Monday, August 31, 2009

Getting the Word Out

I'm compiling a list of finance related blogs that might be interested in adding a post about the lawsuit against EverBank and the millions of dollars that have been lost by purchasers of their WorldCurrency CDs. Perhaps by getting the word out we can prevent others from losing money by investing with this bank. Please consider emailing any finance related blog that you read with links to the Everbank Lawsuit Info as well as this blog.

To that end, I have edited EverBank's Wikipedia entry (which apparently was composed by their public relations department) with information about the lawsuit. Everbank on Wikipedia

Tuesday, August 25, 2009

Investors Suffer Massive Losses in EverBank WorldCurrency CDs

According to the Executive Vice President of Everbank, Frank Trotter, investors in all WorldCurrency CDs (including Icelandic Krona CDs)incurred a net loss of alomst $50,000,000 over the past four years. On average, those who invested in WorldCurrency CDs and subsequently converted their investment back into US dollars during this period were almost twice as likely to lose money as realize a gain. That's a pretty poor performance for an FDIC insured "certificate of deposit", don't you think?

Meanwhile, by charging 1% commission to convert dollars into a foreign currency, and an additional 1% commission to convert the foreign currency back into US dollars, EverBank made millions from these WorldCurrency investors.

That said, since its unclear whether EverBank ever actually converted the money invested with them, at least in the case of Icelandic Krona CDs, into a foreign currency, its equally unclear what the commission they charged was meant for.

Everbank Lawsuit case notes

Tuesday, July 7, 2009

Everbank Class Action Lawsuit

According to a court document filed by Everbank in response to a class action lawsuit initiated in California, a total of 225 investors lost $4,007,662.81 as a result of Everbank's forced closing of their Icelandic Krona denominated "CDs". That averages out to about $18,000 per account.
Everbank Lawsuit Info

Sunday, March 1, 2009

More Everbank World Currency CDs Implode

The financial crisis in Eastern Europe has caused the Polish Zloty, the Czech Koruna and the Hungarian Forint to lose close to 50% of their value against the US dollar. Everbank's "European Opportunity CD" is made up of these three currencies. Likewise, $10,000 invested in an Everbank Mexican Peso certificate of deposit in August, 2008, is now worth about $6500.

Meanwhile the Icelandic Krona continues to stabilize, and has appreciated about 12% against the US dollar since the beginning of the year.

Tuesday, January 27, 2009

Government Collapses, Yet Icelandic Krona Still Higher Than the Rate Everbank used to Close CDs

You may have read that the Icelandic government collapsed this week. Despite the political turmoil, the Icelandic Krona is still trading significantly higher than the rate at which Everbank used to unilaterally close out several Icelandic Krona "CDs" as recently as last month. According to Forbes, the Icelandic Krona is trading at 160 to the US dollar. This is the offshore rate. In Iceland, the Krona was trading at the even higher rate of 122 to the dollar. In October and again in December, Everbank closed out several CDs at around 250 to the dollar.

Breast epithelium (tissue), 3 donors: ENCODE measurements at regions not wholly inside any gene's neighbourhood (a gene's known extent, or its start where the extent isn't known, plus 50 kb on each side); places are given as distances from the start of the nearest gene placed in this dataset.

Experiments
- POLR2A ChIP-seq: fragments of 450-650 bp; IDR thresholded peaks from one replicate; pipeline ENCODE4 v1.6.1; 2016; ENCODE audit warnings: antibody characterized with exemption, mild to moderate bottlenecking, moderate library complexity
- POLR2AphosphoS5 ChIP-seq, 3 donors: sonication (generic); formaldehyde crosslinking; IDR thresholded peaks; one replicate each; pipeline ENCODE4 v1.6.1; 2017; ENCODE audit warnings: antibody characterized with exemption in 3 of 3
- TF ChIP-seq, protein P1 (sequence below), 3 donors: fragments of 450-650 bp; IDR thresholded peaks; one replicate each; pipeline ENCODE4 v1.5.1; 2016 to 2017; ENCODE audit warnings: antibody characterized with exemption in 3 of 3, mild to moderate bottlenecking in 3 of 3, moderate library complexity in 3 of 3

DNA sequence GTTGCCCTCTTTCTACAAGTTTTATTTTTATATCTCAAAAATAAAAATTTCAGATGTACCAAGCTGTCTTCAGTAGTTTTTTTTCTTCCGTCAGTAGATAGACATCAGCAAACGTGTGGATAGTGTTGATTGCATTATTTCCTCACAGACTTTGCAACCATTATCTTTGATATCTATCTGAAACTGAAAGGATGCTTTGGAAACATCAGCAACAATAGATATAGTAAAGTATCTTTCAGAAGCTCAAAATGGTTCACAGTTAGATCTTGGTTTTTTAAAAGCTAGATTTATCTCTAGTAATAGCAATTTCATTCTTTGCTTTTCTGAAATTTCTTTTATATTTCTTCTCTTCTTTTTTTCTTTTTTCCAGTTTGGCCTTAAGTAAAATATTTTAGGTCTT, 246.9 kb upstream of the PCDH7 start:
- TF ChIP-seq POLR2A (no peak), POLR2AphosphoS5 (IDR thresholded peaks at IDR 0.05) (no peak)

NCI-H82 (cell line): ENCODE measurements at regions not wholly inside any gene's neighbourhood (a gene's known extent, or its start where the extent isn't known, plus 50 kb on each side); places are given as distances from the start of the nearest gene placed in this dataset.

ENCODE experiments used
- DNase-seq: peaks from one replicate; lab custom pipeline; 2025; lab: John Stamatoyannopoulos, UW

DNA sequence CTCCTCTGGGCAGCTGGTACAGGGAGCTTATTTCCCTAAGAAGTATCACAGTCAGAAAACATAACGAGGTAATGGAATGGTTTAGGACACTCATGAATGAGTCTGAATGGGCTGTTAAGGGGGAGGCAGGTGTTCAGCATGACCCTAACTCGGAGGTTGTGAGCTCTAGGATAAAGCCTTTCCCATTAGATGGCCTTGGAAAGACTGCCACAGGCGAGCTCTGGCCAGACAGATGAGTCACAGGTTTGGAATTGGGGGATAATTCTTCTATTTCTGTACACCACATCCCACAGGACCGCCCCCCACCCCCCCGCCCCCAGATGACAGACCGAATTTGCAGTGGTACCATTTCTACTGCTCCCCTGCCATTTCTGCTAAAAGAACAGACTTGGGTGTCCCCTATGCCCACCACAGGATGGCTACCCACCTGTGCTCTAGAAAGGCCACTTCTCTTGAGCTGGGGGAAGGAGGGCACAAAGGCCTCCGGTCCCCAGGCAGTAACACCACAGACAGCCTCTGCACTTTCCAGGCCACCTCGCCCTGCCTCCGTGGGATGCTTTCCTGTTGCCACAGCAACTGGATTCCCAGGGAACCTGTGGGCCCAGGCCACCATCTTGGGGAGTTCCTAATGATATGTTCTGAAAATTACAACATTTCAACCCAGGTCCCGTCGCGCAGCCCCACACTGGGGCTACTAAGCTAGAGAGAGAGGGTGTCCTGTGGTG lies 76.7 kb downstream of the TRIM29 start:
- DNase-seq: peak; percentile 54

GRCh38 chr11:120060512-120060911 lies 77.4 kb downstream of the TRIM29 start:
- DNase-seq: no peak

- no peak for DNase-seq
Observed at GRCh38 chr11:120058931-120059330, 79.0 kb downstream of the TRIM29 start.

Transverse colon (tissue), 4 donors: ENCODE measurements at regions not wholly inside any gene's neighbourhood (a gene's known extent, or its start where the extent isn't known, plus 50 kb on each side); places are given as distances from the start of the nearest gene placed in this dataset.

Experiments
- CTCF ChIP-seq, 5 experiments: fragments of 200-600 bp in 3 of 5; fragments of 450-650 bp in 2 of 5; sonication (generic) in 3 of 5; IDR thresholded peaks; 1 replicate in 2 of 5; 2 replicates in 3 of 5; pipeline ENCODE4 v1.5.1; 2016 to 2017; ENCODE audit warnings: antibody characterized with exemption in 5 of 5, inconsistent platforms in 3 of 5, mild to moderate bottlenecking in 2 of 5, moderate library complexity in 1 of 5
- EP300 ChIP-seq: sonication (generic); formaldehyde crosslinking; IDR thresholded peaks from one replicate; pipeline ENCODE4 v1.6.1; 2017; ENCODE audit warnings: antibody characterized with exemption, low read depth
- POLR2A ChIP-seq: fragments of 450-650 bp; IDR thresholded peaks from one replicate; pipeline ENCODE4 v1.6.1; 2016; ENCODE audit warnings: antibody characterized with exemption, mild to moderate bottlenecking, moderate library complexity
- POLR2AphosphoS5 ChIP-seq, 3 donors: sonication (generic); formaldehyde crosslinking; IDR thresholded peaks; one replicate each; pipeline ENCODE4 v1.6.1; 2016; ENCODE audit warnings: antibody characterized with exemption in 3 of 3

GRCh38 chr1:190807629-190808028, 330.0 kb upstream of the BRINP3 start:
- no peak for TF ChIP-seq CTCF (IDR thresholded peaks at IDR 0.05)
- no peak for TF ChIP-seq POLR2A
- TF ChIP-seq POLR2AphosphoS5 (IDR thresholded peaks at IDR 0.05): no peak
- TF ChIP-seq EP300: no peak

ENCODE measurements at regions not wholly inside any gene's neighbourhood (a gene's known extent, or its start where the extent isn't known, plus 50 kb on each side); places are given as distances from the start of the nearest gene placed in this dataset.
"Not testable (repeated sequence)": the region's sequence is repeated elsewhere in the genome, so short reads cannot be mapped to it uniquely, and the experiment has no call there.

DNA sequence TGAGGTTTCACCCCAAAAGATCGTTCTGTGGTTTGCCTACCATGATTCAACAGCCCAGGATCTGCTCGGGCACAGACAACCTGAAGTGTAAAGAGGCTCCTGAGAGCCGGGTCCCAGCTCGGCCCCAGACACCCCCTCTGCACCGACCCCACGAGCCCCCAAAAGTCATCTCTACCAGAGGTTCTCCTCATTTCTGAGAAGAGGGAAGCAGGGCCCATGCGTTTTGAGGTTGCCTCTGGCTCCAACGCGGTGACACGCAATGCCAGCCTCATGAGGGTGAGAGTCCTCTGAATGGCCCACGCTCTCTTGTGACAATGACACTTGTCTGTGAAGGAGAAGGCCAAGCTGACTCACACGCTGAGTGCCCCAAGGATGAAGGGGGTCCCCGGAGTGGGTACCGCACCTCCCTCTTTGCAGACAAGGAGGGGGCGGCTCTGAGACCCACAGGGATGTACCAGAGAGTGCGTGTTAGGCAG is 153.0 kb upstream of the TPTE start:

Thursday, January 1, 2009

Everbank WorldCurrency "CDs"- All of the Risk, One Third of the Return

In a previous post, I compared Everbank's WorldCurrency "Certificates of Deposit" to foreign currency exchange traded funds (ETFs). Foreign currency ETFs are far superior investments, in my opinion. When you invest in a foreign currency ETF, you can specify a rate of exchange (by way of a limit order) and move in and out of the ETF at will, since it trades like a stock. When you invest in a WorldCurrency "CD", Everbank decides the rate of exchange and your investment is locked in for the term of the "CD".

Moreover, the foreign exchange ETF pays a higher interest rate than Everbank. For example, the rate the CurrencyShares euro ETF currently pays is almost three times the rate that Everbank pays for its euro "CD". You read that right, the euro ETF pays about 300% the interest that the WorldCurrency euro "CD" does. In fact, in every case where an interest rate is paid, the CurrencyShares ETF pays a substantially higher rate than the comparable Everbank WorldCurrency "CD" rate.

Compare for yourself:

Everbank rates:

CurrencyShares rates:

Sunday, December 28, 2008

Latest Icelandic Krona/US Dollar Quote

The latest quote for the ISK/USD exchange rate is 145/$. This comes from Everbank's own publication the "Daily Pfenning" as of today. Everbank closed out my first "CD" two months ago at 250/$ and my second "CD" two weeks ago at 175/$. Both were converted back to $ against my wishes. If they had remained open as I had requested, the first "CD" would today be worth 40% more, the second "CD" 15% more. What exchange rate did Everbank use to close out your "CD"?